Neronha calls out energy company’s proposal to significantly hike Rhode Islanders’ bills this winter

A resident attending a Public Utilities Commissions meeting, Friday, Sept. 16, 2022, holds a sign that reads, "The War on the Poor is Immoral." (WLNE)

PROVIDENCE, R.I. (WLNE) — The Rhode Island Attorney General’s Office on Friday recommended some options to restrict Rhode Island Energy’s proposal to substantially increase residents’ winter heating bills.

Attorney General Peter Neronha said he hopes the Public Utilities Commission considers “all available options and approve a plan that will best mitigate Rhode Island Energy’s proposed rate changes for electric service.”

The electric rate increase will take effect on Oct. 1.

“Although Rhode Island Energy is not permitted to profit from supplying energy, Rhode Islanders will nevertheless face increased rates on their bills,” said Neronha.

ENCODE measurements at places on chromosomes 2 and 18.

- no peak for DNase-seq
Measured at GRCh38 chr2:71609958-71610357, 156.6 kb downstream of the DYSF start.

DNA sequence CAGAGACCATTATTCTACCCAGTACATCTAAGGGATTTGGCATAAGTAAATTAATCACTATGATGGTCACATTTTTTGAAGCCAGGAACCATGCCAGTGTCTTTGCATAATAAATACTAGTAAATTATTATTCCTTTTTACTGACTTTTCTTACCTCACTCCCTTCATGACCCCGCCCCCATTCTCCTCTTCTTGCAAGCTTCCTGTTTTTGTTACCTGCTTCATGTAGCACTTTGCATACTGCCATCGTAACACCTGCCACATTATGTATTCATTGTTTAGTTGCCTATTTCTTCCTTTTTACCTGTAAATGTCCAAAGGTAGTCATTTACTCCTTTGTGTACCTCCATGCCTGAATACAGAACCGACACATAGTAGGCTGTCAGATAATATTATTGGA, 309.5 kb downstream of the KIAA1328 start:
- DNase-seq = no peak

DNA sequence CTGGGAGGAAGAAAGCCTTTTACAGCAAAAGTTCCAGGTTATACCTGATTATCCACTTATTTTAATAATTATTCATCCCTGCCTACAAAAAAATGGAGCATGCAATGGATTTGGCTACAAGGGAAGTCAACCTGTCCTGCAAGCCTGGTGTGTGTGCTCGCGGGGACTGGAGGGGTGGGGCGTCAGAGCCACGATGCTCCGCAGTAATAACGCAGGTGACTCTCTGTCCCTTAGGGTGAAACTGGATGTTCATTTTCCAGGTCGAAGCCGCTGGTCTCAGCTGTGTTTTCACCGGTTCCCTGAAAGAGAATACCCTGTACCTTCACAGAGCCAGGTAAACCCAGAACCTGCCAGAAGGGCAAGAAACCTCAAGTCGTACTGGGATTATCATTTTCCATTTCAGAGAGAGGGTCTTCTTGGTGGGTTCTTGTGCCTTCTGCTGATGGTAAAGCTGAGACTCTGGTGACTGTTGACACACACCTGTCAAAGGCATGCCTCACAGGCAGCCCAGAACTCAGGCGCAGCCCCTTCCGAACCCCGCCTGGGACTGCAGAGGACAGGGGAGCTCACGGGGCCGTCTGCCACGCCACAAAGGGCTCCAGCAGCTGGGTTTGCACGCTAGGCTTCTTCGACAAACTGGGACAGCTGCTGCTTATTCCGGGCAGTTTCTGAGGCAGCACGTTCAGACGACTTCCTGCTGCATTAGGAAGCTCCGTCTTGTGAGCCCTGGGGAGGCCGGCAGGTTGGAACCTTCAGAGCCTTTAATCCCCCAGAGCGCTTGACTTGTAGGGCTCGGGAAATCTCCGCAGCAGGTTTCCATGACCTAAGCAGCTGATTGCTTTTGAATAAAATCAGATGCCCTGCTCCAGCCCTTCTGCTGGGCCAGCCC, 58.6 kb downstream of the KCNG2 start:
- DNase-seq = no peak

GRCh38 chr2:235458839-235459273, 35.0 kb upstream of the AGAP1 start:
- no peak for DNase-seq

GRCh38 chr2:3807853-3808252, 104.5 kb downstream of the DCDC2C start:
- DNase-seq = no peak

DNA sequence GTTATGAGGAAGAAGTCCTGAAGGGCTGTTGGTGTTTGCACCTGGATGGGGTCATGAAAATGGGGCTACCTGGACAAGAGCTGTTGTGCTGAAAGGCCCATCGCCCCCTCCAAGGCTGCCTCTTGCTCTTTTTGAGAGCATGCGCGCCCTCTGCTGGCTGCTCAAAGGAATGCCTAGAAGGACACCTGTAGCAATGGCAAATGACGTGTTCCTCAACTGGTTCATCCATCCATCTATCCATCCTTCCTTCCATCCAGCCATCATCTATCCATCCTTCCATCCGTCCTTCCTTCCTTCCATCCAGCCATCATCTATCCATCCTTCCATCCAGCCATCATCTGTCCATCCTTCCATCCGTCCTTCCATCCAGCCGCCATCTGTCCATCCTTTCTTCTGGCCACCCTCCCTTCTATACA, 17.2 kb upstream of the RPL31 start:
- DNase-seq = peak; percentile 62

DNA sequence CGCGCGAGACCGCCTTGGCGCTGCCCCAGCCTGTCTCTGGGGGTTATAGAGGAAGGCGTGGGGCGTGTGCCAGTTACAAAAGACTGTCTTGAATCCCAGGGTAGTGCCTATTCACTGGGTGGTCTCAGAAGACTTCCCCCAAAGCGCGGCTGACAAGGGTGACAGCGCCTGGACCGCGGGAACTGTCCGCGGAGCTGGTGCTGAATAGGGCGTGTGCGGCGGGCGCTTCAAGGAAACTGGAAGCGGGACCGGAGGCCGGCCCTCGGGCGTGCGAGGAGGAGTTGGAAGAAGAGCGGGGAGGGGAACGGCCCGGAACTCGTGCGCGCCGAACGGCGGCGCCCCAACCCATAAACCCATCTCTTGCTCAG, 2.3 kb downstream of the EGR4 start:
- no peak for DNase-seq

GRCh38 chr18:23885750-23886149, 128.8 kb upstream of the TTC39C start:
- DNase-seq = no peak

The attorney general said Rhode Islanders’ household budgets have been “upended” by inflation in gasoline and food.

Consequently, the options Nerohna put forward includes deferring supply costs, approving the Gov. Dan McKee’s suggestion to allocate nearly $3.9 million in Regional Greenhouse Gas Initiative funds, deferring the customer charge, and improving communication with costumers when it comes to budgeting and payment options.

Also Friday, outraged residents and state leaders, including McKee, attended a public hearing held by the Public Utilities Commission on this matter.

If approved, the average Rhode Islander that uses last resort electric heating services would see a $50.76 spike in their bills and a $227.23 increase in the average gas bill for those using 845 therms a year.

In that meeting, McKee said, “We’re going to do everything we can to minimize the rate increase.”

McKee granted nearly $4 million in funding last month for more than 39,000 low-income Rhode Islanders to help them with their electricity bills this winter.

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